- Medicine Information and Evidence for Policy > Medicines Policy
- Traditional Medicine > Traditional, Complementary and Herbal Medicine
(2005; 168 pages)
3.2 Regulatory status of herbal medicines
Member States were asked about the regulatory status or statuses that are used for herbal medicines in their regulatory frameworks. Detailed descriptions of seven possible regulatory categories for herbal medicines were given on the survey form. The options were the following: prescription medicines, over the counter medicines, self medication only, herbal medicines as a separate regulatory category, dietary supplements, health foods, functional foods and other status. These definitions are presented below.
• Prescription medicines: medicines/drugs that can only be purchased with a prescription (i.e. a physician’s order) (6).1
1 In some countries, the legal framework allows traditional practitioners to prescribe medicines.
• Over the counter medicines: medicines/drugs that can be purchased without a prescription from a physician (6).
• Self medication only: medicines/drugs permitted for self medication purposes only.
• Dietary supplements: a dietary supplement is a substance which contains, for instance, a vitamin, a mineral, a herb or other botanical or an amino acid. A dietary supplement may be intended to increase the total daily intake of a concentrate, metabolite, constituent, extract or combination of these ingredients (7).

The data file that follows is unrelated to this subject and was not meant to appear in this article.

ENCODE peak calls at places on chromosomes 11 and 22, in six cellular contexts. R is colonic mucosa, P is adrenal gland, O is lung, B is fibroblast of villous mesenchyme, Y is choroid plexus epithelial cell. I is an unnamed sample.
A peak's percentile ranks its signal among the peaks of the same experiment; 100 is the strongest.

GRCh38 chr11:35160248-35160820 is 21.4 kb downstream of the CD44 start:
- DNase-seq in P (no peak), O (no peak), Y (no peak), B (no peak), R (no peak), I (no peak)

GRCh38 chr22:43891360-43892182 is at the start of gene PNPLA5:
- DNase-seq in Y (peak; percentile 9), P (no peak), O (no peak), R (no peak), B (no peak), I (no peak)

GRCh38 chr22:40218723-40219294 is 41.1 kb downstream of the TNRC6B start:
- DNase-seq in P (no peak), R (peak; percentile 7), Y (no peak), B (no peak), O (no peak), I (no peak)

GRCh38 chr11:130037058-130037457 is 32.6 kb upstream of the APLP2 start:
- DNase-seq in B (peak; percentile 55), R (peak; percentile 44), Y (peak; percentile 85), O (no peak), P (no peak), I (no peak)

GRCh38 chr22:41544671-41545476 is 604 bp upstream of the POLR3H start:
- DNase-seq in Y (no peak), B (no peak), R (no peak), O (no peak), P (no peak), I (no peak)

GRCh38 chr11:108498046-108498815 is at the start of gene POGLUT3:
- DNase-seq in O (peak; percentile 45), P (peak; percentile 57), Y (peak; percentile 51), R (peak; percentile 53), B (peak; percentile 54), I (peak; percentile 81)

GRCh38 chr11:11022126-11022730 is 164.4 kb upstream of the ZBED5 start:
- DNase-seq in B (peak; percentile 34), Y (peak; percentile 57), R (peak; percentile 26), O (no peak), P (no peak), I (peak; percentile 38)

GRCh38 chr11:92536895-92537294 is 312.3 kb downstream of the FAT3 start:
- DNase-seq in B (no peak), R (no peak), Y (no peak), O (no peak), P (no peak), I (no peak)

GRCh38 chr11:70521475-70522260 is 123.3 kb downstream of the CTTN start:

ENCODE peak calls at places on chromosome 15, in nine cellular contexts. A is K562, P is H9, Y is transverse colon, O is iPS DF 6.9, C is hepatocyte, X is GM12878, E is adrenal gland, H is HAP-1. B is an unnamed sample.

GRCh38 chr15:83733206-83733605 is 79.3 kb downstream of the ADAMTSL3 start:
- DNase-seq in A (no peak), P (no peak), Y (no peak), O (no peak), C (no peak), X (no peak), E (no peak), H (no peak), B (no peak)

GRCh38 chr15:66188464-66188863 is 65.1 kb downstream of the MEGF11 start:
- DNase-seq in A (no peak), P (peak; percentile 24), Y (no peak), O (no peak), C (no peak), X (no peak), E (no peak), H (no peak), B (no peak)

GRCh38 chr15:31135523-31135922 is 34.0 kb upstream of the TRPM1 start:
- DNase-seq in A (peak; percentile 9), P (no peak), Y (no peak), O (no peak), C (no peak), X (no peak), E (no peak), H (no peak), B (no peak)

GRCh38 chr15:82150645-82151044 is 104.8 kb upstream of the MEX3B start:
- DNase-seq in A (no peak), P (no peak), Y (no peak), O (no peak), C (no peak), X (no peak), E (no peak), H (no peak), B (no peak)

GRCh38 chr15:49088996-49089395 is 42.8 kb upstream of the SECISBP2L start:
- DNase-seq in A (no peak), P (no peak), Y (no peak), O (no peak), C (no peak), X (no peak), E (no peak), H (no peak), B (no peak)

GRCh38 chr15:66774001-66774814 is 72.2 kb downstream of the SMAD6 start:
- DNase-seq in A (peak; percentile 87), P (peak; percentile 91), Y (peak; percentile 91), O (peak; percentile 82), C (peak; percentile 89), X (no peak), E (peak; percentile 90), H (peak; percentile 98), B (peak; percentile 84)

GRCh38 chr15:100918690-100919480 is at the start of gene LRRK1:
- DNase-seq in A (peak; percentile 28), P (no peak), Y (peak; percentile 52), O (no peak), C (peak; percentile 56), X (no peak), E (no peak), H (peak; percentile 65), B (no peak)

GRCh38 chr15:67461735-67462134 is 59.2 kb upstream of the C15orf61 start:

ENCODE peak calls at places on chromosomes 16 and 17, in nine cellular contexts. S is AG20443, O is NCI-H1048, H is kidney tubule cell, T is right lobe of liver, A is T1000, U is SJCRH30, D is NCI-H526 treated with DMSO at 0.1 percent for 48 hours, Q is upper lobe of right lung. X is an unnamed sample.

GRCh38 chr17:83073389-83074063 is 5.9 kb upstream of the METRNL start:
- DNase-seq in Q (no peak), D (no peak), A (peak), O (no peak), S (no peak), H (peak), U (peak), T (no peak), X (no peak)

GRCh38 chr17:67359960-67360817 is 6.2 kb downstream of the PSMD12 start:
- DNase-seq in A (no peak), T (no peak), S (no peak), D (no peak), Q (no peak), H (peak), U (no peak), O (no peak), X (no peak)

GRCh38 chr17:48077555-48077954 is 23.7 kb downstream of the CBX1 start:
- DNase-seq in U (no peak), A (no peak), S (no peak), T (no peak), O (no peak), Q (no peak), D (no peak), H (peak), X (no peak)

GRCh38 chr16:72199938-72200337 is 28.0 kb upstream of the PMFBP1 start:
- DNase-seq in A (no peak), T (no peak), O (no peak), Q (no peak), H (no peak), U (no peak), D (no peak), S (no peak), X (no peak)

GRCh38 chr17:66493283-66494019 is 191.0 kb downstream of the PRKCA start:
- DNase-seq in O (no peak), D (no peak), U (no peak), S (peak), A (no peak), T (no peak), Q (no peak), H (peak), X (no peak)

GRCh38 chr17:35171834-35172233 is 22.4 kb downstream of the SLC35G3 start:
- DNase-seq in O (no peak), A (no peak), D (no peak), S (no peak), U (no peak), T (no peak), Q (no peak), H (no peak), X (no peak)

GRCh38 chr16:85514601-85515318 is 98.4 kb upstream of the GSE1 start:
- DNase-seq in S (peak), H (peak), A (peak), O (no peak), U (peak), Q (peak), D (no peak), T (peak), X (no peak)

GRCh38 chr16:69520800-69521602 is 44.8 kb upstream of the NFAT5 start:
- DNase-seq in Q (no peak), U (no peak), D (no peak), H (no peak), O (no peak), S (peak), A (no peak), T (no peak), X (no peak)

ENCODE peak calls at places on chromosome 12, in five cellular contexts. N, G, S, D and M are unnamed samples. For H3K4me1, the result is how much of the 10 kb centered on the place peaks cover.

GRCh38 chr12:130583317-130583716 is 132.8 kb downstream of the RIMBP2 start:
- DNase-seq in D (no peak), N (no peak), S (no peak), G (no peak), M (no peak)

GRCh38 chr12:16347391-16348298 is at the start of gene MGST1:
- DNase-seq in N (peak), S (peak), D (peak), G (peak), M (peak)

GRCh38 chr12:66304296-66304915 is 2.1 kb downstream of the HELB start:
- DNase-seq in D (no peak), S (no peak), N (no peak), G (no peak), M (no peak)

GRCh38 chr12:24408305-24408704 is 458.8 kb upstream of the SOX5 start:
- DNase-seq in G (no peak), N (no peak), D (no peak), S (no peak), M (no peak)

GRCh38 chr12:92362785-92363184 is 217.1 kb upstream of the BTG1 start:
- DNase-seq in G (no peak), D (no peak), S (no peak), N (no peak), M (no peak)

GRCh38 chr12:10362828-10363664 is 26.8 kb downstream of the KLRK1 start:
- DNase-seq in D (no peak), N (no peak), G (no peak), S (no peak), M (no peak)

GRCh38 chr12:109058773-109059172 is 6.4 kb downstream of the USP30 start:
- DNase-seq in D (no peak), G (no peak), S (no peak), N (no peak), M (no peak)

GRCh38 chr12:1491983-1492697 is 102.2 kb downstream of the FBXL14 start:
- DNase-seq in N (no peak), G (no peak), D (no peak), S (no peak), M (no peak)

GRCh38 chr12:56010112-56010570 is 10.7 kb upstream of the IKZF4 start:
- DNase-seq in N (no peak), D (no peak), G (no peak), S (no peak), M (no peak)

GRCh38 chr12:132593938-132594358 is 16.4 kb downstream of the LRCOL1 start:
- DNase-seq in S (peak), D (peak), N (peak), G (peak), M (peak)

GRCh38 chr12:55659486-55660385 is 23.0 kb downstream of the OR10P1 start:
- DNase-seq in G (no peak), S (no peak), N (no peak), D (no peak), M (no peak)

• Health food: health foods could be products that are presented with specific health claims and therefore regulated differently from other foods (8).
• Functional foods: like health foods, functional foods may be products which are offered with specific health claims and therefore regulated differently from other foods (8).
• Other: products classified differently from the above mentioned categories.
Responses were provided by 131 Member States; as each was able to choose more than one category, the total number of responses exceeds the number of respondents. The regulatory category most often chosen was that of over the counter medicine, accounting for 97 responses (see Figure 15 below). The next most popular responses accounted for 23-38% of the total, and included the following categories: prescription medicines, dietary supplements and self medication only. A total of 23 countries indicated that there was no regulatory status established for herbal medicines.
Countries also had the option of describing other regulatory categories defined by their legislation; 13 countries provided this information. The other regulatory categories applied to herbal medicine include the following: health products, cosmetics, traditional medicines, herbal remedies, supportive medicines, homeopathic, bioactive and probiotic substances, and complementary products.
Figure 15. Regulatory status of herbal medicines